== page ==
Phrasal Verb Come Along: Learn how to use it!

October 17, 2017 - Priscila Pereira


Hey friends! How are things?

Today’s phrasal verb is to “come along”. Do you have any idea of what this phrasal verb means? Don’t worry, I will show you!  The verb “come” is very popular in English. We use it all the time. Now, you need to remember that when we talk about phrasal verbs, the particle (prepositions or adverbs) WILL change the meaning of this verb.  But let’s take a look at the most popular meanings.


  1. To arrive or to appear, to materialize– This is a very similar (not the same) meaning to the verb “come”. To come means to go to a person, in the direction of a person. To come along can mean to arrive or appear in a place. Let’s take a look at some examples


Example 01: I’m sure the right job will come along, Josh, just be patient

In this case, I’m  telling Josh to be patient, because the right job (a good opportunity) will appear. Note that, I’m not necessarily talking about the opportunity appearing in a place, but just simply appearing, happening.


Example 02: Hey, Suzie, I know you are feeling sad Peter broke up with you. Try to cheer up; the right guy will come along in the future!


In this case, I’m telling Suzie to feel better. Peter ended the relationship with her and because of that, she is feeling sad. So I continue by saying that the right guy (a good guy/man) will appear/will materialize/will come to her life in the future


  1. To go somewhere with someone – this means you are going to a place with another person. Use “to come along” to give this idea. Check out the examples below:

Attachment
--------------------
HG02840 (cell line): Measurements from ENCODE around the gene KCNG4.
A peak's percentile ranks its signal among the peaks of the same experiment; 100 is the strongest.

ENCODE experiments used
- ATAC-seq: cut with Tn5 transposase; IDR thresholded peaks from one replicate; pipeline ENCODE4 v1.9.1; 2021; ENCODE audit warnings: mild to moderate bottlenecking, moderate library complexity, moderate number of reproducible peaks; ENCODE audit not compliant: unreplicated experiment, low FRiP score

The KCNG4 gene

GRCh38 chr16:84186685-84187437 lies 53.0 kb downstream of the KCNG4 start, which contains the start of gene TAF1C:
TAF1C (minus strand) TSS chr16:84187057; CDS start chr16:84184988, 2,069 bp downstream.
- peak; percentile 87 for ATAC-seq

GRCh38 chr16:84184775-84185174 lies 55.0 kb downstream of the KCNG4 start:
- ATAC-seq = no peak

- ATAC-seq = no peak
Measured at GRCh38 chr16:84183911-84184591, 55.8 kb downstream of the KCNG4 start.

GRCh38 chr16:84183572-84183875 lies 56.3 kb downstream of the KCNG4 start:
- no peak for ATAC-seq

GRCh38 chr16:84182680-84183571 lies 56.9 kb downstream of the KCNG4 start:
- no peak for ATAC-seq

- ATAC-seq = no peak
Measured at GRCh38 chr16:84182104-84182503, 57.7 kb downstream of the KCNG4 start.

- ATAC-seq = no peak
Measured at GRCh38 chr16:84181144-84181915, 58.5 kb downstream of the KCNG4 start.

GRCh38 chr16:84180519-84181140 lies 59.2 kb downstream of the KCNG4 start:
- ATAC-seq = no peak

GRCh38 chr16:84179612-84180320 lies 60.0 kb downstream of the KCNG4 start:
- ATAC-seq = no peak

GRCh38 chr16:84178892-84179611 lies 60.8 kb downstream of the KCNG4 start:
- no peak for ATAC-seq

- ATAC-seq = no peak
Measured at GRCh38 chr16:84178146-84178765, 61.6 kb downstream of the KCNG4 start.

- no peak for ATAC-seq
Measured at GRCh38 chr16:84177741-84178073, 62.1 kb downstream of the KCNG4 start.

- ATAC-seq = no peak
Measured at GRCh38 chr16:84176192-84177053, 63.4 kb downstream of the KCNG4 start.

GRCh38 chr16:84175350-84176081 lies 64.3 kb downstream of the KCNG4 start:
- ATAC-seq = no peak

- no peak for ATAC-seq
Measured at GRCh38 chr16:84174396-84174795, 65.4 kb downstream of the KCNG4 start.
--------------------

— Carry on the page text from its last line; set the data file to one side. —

Example 01: I need to go to the supermarket tonight. You can come along if you want to, Bob!

In this case, I’m saying that I will go to the supermarket later, at night. Then I continue by telling Bob, that if he wants to go with me, he can. If he wants to come along, he can.


Example 02: This is going to be a great party! I’m glad you came along, Linda!

In this case, I am talking about a party and how happy I am because Linda could come to the party. I am happy (glad) she was able to go.


  1. To improve or to make progress in the way that you want. In this case, you are improving something, for example, you study English because you need to improve right? We can use come along to show a similar idea. Look at the examples:


Example 01: My English is coming along really well. Now I feel comfortable speaking English.

In this case, I am saying that my English is improving, getting better. Then I continue and explain that I can speak English now.


Example 02:  Our new business project is coming along really well.  We will be able to launch our new product next week.

In this case, I’m talking about a business project that is making progress, that is working well. I continue by saying that the product will be launched the following week.


There you go! I hope you enjoyed this post!

How is your English coming along? I would love to know that in the comments!


Teacher Prix

Priscila Pereira

Starbucks and TV Series lover: juggling with teaching, blogging, and a YouTube life! I’m teacher Prix and I want to help you talk to anyone, anywhere, anytime in English! This blog is for English speakers who are looking for an effective blog. Get inspired by hundreds of different posts for all English levels, so that you can finally learn English easily and effectively on the internet.

3 thoughts on “Phrasal Verb Come Along: Learn how to use it!

  • claudinei amorim

    October 25, 2017 at 14:40

    you´re very very good!!

  • Liri

    November 16, 2017 at 13:07

    Thanks Teacher. i’m practicing with you everyday.
    This is Liri from Panamà.

    • Priscila Pereira

      November 16, 2017 at 13:27

      Hi Liri! That’s wonderful! I’m glad to know that 🙂 I hope I can keep helping you


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